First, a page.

Charles Henry Fuller, Jr., was born in Philadelphia on March 5, 1939, the son of Charles Henry and Lillian (Anderson) Fuller. The son of a printer, Fuller was educated in Philadelphia, attended Villanova University, then served in the U.S. Army from 1959 to 1962. In 1962, he married Miriam A. Nesbitt, and they had two children, Charles III and David. He resumed his studies at LaSalle in Philadelphia from 1965 to 1967 and went on to become the cofounder and codirector of the Afro-American Arts Theatre in Philadelphia from 1967 to 1971. In 1982, LaSalle awarded him an honorary degree after the stage success of A Soldier’s Play (1981). Honorary degrees than followed in 1983 from Villanova University and in 1965 from Chestnut Hill College as Fuller became one of Philadelphia’s most famous writers. He was appointed professor of African-American studies at Temple University in Philadelphia.
Fuller’s plays began to appear during the late 1960’s. In 1968, his two-act play The Village: A Party was produced in Princeton, New Jersey, in October; in March of 1969 it was produced in New York City as The Perfect Party. In 1972, a collection of six of Fuller’s one-act plays was produced in New York City under the title In My Many Names and Days. Other plays that followed in 1974 included the one-act First Love, the two-act In the Deepest Part of Sleep, and the three-act The Candidate. In 1976, his...
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Fuller’s probing examinations of the corrosive effects of racism have earned him the admiration of critics and the attention of a wide audience. The popular success of his best-known work, A Soldier’s Play, in both its stage and film versions demonstrates that serious—even disquieting—literature need not be the exclusive province of academics and the avant-garde. Fuller has transcended the limitations implied in such labels as “black playwright” to earn recognition simply as one of America’s most accomplished dramatists.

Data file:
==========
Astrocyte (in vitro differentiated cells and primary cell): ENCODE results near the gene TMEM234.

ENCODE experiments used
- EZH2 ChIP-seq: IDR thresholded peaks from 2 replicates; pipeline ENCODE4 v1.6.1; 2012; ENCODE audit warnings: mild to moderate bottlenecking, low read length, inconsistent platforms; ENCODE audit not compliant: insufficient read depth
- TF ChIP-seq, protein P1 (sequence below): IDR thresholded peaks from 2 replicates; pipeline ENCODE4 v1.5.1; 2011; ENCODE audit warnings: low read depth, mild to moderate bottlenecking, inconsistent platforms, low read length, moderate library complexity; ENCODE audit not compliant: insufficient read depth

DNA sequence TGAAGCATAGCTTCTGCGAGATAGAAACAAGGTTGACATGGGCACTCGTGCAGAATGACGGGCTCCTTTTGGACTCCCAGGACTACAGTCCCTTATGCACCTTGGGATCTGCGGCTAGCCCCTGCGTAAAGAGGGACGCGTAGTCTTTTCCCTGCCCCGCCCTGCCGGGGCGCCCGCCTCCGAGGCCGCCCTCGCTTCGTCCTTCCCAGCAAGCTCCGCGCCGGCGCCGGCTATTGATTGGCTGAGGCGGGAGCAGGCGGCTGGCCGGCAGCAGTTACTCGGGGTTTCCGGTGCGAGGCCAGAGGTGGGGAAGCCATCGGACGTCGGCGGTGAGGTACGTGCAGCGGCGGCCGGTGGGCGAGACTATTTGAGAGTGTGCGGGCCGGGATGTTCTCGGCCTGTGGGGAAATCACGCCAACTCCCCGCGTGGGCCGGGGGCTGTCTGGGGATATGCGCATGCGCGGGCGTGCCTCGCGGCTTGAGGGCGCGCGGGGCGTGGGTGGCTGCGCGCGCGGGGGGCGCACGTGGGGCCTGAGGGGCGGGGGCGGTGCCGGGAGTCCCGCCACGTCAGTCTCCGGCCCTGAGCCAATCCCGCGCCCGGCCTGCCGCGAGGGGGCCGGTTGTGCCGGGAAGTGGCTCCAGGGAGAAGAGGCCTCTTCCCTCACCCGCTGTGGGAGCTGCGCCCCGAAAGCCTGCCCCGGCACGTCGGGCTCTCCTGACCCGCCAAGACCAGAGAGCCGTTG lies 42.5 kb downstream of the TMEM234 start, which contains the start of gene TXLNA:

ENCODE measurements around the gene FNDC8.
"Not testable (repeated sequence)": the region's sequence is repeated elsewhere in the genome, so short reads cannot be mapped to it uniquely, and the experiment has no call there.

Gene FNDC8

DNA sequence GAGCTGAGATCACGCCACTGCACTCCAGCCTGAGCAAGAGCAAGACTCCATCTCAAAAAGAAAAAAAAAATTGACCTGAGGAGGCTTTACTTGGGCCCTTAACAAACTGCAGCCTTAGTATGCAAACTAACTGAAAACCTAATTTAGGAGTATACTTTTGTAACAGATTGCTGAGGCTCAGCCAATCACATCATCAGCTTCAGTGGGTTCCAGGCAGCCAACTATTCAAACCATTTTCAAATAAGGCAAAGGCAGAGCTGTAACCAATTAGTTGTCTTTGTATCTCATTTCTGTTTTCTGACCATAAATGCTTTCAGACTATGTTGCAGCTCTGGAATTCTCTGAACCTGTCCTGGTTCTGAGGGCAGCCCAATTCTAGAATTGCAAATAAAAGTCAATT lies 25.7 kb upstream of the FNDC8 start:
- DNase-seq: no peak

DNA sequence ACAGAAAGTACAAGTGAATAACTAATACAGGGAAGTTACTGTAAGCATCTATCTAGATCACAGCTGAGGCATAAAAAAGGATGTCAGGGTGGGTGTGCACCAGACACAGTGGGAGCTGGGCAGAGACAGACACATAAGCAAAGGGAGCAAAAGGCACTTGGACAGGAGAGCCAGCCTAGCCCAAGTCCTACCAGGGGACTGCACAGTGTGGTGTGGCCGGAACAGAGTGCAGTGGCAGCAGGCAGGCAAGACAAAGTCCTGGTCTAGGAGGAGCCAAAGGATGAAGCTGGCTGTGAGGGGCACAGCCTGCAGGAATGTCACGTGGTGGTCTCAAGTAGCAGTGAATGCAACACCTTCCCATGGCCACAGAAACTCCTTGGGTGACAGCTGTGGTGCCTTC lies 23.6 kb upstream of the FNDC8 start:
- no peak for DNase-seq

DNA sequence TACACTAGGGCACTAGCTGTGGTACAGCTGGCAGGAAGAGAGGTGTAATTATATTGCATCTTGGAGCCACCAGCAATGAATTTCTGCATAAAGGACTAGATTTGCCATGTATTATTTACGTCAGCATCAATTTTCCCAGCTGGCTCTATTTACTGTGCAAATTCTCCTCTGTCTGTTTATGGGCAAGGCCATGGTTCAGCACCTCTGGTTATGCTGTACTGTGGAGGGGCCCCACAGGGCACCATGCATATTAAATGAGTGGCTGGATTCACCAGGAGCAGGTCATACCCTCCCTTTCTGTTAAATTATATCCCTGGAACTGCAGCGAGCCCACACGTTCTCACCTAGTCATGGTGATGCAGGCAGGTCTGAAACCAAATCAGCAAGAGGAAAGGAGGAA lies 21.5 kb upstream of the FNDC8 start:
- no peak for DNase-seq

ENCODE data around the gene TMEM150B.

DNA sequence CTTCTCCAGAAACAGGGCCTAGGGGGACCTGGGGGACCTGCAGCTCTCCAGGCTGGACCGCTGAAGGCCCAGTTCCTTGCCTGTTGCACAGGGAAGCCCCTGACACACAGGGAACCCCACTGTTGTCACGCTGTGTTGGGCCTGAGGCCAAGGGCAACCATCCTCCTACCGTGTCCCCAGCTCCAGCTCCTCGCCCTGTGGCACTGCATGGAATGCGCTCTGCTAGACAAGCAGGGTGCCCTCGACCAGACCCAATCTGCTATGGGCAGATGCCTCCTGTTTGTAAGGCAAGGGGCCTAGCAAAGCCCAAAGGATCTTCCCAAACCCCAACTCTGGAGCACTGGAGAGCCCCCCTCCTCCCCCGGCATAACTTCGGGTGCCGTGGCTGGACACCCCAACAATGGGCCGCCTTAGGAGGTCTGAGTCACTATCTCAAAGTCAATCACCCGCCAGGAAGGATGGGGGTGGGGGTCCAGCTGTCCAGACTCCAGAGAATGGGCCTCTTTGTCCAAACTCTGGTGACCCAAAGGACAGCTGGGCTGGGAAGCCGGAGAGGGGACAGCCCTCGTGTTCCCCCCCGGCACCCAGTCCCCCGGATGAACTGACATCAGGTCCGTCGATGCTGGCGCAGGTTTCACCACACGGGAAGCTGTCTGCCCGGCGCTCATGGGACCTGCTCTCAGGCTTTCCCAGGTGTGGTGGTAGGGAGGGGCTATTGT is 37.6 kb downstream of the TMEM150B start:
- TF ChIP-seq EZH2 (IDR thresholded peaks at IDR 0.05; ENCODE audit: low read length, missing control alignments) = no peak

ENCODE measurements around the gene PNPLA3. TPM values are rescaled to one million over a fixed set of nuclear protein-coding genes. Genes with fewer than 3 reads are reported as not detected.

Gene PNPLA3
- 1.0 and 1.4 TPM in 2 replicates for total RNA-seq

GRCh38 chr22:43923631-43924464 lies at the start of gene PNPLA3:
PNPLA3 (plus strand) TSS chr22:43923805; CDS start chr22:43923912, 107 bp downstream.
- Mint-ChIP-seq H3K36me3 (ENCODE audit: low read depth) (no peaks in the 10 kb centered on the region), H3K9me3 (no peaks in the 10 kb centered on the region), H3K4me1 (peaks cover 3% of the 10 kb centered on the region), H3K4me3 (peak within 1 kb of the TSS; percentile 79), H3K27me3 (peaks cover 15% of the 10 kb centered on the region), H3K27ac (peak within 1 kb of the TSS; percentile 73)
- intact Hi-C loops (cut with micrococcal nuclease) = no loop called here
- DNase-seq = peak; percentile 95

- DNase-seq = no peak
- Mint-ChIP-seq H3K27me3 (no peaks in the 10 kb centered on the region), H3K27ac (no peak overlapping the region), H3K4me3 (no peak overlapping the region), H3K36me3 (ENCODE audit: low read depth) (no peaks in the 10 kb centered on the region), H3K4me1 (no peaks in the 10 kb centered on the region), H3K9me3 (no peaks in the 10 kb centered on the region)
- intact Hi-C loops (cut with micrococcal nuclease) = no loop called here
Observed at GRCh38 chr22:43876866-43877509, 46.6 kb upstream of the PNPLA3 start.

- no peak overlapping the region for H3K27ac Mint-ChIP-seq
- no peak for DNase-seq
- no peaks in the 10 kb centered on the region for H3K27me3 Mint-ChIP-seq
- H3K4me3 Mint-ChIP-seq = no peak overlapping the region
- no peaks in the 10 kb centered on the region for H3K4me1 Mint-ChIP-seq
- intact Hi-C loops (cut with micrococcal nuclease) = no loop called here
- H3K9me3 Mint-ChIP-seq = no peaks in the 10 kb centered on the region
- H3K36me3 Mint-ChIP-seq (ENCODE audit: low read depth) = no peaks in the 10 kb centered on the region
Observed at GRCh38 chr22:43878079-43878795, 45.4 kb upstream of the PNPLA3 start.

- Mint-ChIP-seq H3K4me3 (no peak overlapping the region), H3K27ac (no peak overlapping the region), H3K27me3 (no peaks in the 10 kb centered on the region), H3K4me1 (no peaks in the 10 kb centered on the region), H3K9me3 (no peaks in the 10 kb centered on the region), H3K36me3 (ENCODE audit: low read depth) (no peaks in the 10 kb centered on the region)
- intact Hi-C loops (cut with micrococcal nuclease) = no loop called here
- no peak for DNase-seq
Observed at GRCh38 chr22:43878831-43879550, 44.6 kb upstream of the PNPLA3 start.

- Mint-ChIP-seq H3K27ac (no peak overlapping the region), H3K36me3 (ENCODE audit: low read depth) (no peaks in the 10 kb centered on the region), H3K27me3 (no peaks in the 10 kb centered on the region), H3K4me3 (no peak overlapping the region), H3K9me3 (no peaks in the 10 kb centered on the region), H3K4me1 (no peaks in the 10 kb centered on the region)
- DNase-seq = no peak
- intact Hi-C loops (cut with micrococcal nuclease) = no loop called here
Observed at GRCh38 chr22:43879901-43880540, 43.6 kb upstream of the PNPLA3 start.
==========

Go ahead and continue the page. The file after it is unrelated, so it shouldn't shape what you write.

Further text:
Charles Henry Fuller, Jr., was born in Philadelphia, Pennsylvania, on March 5, 1939. In the course of time, his parents housed twenty foster children, eventually adopting two of them. The family lived in a Philadelphia housing project until Fuller’s father, a printer, went into business for himself and became one of the first African Americans admitted to the local printer’s union. Soon, the family moved to a racially mixed neighborhood in North Philadelphia, where the Fullers, devout Roman Catholics, sent their children to integrated parochial schools.
As a young boy, Fuller became interested in books through helping his father correct galley proofs; when he was thirteen and had gone to the theater for the first time in his life to see Molly Picon performing in Yiddish (a language he did not even understand), he was so exhilarated that he was convinced he wanted to do nothing but write plays. In high school, he formed a lifelong friendship with Larry Neal, to whom he later dedicated A Soldier’s Play and after whom he modeled its leading character, Captain Richard Davenport. Because Neal also was devoted to literature, eventually becoming a published poet and critic, the two young men buoyed up each other’s ambitions. After graduation from high school in 1956, Fuller, an English major, attended Villanova University, where he was discouraged from writing because of his race. He left in 1959 to enlist in the army in Japan and South Korea,...
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